WiredSafety's Parents Page

Sexting and Your Preteen or Teen

Sexting is a growing and serious problem. It's when young people take nude pictures or video images of themselves posing in sexually provocative ways or engaging in real or simulated sex acts on their cell phones or webcams and then send them to others by cell phone or webcams. And it's not just the more sexually active teens and preteens. It's a more conservative group than we would expect who are taking and sharing them. And a much larger percentage of teens are receiving them from others.

About 20% of the teen girls Teenangels.org polled said they had taken a sexually-provocative, nude or sexually explicit cell phone picture or webcam shot of themselves and shared it with others (most often their boyfriends). 14% of the boys share these "private" images with others when they break up with their girlfriends. And 44% of the boys polled admitted to having seen at least one of these sexual images of a classmate. Five percent of the preteens polled said they had posed in and an equal percentage said they had received a sexually provocative or nude image of a classmate.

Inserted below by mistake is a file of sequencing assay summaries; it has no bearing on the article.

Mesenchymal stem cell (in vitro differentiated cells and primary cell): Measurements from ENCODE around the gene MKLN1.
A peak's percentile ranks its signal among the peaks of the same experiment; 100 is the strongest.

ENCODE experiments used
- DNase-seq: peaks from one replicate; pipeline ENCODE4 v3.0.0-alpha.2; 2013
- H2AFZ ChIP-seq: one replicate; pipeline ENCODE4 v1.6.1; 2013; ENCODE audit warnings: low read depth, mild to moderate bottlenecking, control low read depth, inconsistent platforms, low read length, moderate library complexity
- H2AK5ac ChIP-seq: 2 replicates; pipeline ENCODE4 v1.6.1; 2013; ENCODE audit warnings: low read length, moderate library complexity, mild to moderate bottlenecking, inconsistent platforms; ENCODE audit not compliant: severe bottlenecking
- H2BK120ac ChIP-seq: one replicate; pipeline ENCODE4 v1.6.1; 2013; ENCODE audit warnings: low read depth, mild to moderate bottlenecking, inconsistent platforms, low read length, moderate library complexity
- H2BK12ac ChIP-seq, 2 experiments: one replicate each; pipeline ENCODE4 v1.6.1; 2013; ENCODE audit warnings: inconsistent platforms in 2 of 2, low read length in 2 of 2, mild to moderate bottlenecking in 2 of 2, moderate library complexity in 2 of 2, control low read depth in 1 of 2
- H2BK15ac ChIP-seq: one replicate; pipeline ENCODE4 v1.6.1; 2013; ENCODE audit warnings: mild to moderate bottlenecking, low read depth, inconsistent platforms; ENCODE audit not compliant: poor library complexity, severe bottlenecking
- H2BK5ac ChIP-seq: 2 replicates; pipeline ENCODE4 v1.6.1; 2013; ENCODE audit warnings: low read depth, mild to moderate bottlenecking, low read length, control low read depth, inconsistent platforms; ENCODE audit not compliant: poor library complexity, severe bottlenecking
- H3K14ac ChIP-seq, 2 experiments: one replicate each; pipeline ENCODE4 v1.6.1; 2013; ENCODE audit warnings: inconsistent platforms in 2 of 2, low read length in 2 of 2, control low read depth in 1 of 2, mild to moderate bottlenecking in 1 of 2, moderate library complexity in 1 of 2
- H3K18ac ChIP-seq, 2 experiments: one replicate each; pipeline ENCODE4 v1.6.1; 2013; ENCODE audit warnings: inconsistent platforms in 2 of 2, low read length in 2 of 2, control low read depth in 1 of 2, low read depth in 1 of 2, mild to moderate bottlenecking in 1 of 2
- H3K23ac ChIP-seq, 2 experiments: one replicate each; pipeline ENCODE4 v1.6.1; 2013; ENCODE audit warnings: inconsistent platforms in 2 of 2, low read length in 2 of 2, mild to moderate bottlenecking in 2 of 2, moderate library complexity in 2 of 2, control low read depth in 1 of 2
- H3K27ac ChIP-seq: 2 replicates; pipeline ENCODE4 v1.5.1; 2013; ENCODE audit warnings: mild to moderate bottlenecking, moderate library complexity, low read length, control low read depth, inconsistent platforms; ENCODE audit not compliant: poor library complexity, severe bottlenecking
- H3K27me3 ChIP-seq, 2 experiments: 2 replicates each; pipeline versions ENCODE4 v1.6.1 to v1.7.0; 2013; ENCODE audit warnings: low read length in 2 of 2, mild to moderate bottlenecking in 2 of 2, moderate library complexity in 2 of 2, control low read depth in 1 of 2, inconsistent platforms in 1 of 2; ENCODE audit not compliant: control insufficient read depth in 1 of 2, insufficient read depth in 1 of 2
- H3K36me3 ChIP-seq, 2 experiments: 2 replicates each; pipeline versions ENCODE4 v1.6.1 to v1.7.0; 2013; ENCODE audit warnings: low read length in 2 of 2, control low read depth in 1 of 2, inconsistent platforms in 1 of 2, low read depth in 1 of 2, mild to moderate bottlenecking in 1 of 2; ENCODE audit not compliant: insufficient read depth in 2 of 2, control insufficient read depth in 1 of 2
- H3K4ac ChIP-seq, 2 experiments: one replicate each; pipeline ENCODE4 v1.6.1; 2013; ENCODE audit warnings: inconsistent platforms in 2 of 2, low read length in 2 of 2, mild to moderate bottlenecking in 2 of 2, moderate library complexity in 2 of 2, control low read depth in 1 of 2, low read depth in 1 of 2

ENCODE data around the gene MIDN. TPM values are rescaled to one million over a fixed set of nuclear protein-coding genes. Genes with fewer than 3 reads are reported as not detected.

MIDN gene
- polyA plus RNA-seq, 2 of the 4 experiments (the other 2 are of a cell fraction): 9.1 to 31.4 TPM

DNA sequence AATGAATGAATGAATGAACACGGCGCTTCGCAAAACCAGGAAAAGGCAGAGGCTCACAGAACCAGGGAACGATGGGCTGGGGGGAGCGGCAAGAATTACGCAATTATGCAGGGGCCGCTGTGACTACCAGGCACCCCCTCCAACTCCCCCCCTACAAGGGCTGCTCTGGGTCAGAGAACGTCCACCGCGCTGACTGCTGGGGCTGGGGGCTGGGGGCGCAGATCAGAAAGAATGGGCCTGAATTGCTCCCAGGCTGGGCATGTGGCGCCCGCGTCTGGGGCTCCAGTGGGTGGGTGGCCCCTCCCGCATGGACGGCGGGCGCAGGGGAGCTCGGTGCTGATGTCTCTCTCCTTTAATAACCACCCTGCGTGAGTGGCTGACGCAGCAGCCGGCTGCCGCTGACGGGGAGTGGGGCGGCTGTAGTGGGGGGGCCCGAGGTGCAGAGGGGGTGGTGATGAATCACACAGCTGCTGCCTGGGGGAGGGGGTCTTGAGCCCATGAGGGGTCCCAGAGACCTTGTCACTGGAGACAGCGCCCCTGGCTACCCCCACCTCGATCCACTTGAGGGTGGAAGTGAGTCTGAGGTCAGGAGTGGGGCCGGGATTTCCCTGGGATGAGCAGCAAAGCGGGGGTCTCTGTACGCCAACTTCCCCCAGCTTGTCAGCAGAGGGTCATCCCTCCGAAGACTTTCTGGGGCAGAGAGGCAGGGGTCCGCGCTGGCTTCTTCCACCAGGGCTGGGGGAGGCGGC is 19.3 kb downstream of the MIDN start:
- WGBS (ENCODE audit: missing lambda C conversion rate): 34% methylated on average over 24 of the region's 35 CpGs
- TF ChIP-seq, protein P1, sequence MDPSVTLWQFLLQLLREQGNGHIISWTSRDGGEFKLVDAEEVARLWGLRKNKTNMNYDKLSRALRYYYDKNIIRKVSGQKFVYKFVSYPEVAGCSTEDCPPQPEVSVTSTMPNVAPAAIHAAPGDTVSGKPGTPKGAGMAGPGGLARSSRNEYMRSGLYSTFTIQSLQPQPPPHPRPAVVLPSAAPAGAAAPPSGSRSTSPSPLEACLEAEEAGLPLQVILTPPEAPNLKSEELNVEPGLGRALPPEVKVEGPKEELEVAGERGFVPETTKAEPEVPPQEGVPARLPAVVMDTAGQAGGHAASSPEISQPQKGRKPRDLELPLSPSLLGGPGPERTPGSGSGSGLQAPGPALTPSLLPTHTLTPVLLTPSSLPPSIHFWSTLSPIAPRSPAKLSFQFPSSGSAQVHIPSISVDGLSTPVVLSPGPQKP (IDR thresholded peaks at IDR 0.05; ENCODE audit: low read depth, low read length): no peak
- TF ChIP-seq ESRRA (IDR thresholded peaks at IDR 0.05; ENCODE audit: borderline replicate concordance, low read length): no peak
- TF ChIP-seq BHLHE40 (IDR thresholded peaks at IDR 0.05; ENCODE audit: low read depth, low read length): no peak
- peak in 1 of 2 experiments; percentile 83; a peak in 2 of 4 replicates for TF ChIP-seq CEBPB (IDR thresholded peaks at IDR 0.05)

22% of the teen girls polled in a separate survey said that they regretted whatever they had recorded on their webcam and 71% use them in their bedroom. And older teens and young adults are even more at risk, with almost 40% of the teens over 18 and college students we polled said they had shared a nude or sexual image with their boyfriend or girlfriend online or by cell phone.

It's real and it's happening with teens and preteens worldwide. And it needs to stop. Taking and sharing nude pictures with someone you are dating isn't new. Generations before used Polaroid pictures and hand delivered them. But the scale of a sexting attack is beyond comprehension. The image can be viewed by tens of thousands of other teens, and be searchable forever. It can come up during a college recruiter's online search, a job application review or even by our children when we have them and they grown up and search for mommy or daddy online.

We are now seeing sextortion, where young people are blackmailed into performing sexual acts or taking more sexual images to avoid their blackmailer making the sexts public.

We have to teach our children that a sext is forever! To understand more about the legal issues of sexting, visit our Cyberlaw and Cybercrime Center. And to learn about Sextortion, visit WiredSafety's Child Protection Section. Want to reprint the Why Not to Sext public service poster designed by our Teenangels? Download it from the Wiredsafety Resource Center.